Wine Fridge or Wine Cellar: Which Should You Choose?
Not sure whether you should invest in a wine fridge or finally build the wine cellar of your dreams?
This can be a tough decision because both options work well for different reasons. For some wine lovers, a fridge is a better solution. And if you’re renting, it’s really the only solution that’s available to you, unless you have a very accommodating landlord. But if you’re a homeowner with a large and ever-growing collection of wine, it makes sense to build a proper cellar to contain it all.
But those aren’t the only things to consider.
In this guide, we’ll look at the differences between wine fridges and wine cellars to help you decide which option makes the most sense for you.
Should You Buy a Wine Fridge?
A wine fridge, also known as a wine cooler, is a special type of refrigerator that keeps the temperature at a constant 55 °F.
Although some wines are best stored in slightly cooler or warmer temperatures, this temperature is ideal for most wines. Storing wine at this cool temperature prevents it from cooking if it’s too warm or freezing if it’s too cold. Heat ages wine prematurely. And if wine freezes, the liquid can expand in the bottle and damage the cork, which introduces air into the bottle which will permanently alter its delicate flavor. (Wine starts to freeze at 20° F.)
It’s a good idea to keep your wine at a constant cool temperature which is something you can easily achieve with a wine fridge.
Let’s discuss the pros and cons of using a wine fridge to store your collection.
The Pros of Buying a Wine Fridge
Here’s why you should buy a wine fridge.
Wine fridges are an affordable solution that’s accessible to all. You can purchase a wine fridge for less than a standard refrigerator. A fridge also costs considerably less than building an entire wine cellar in your home. As with any appliance, you’ll encounter a range of prices, from the most basic and affordable to the most feature-rich. However, there are great wine fridges options in every budget.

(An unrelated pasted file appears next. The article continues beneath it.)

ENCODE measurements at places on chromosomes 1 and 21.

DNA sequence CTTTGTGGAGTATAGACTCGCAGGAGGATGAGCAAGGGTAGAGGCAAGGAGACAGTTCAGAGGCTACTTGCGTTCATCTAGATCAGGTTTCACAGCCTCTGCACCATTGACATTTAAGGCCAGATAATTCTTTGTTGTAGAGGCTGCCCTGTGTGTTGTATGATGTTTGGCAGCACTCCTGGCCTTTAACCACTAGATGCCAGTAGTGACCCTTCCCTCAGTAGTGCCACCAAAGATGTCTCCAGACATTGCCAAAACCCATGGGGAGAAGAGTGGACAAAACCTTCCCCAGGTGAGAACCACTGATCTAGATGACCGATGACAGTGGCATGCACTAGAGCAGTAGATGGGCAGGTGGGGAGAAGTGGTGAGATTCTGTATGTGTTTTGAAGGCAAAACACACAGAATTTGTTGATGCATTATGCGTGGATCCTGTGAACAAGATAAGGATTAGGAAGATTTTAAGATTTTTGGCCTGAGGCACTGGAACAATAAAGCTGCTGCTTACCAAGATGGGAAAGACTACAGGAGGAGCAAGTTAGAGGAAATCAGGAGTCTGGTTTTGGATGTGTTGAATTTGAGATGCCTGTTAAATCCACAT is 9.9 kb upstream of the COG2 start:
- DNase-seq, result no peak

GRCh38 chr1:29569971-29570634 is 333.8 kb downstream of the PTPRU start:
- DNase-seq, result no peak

Check out our collection of wine coolers here.
Can Be Located Anywhere
Unlike a cellar, your wine fridge can go anywhere in your home. Whether you’d like to place your fridge in your kitchen, dining room, or hallway, these units can be conveniently located wherever you’d like.
Comes in Different Sizes
How many bottles of wine do you want to store? Wine fridges can be quite spacious. Some units are built to hold 20 bottles while others can hold 200 bottles or even triple that amount. When compared to cellars, wine fridges may be compact, but that doesn’t mean they can’t fit your entire wine collection.
Works Better For Smaller Collections
If you have a small wine collection and would like to keep it that way, a wine fridge may be the way to go. Wine fridges are an awesome solution for small collections because everything can be contained in that one unit and be placed anywhere in your home.
Offers Dual Zone Cooling
Some wine fridges come equipped with dual zone cooling capabilities. This means that part of the fridge will cool to one temperature while another section can be set to a completely different temperature.
Being able to customize two temperature profiles is ideal if you plan to store white and reds together. These wines are best stored at different temperatures. (Whites should be stored at a temperature of between 46 °F to 56 °F and reds should be stored at a temperature of between 58 °F to 68 °F.) With a dual zone fridge, you can accommodate both temperatures in one unit.
Top Things to Consider Before Buying a Wine Fridge
Now, let’s take a look at the reasons why a wine fridge may not be the best choice for your wine collection:
When compared to a cellar, wine fridges get opened and closed more frequently. This can cause the temperature in your cooler to fluctuate. And returning to that ideal temperature can take time in a wine fridge. Unfortunately, temperature fluctuations can harm your wine for the reasons we mentioned above.
Not Always Good for Large Collections
While a wine fridge can fit a huge collection of wine (extra large wine fridges can easily hold up over 300 bottles), it may be a better idea to go with a cellar over a fridge if you have a large collection. High capacity coolers have limited space and the bottles are stored tightly together. If you prefer to see your labels, or store bottles in a decorative fashion, it’s harder to do in a fridge with a lot of bottles.
However, if you have a smaller collection, it’s easier to arrange bottles in a way that’s pleasing to you—with your favorite labels front and center.
Doesn't Control Humidity
Wine fridges are best for cooling wine, but not for controlling humidity.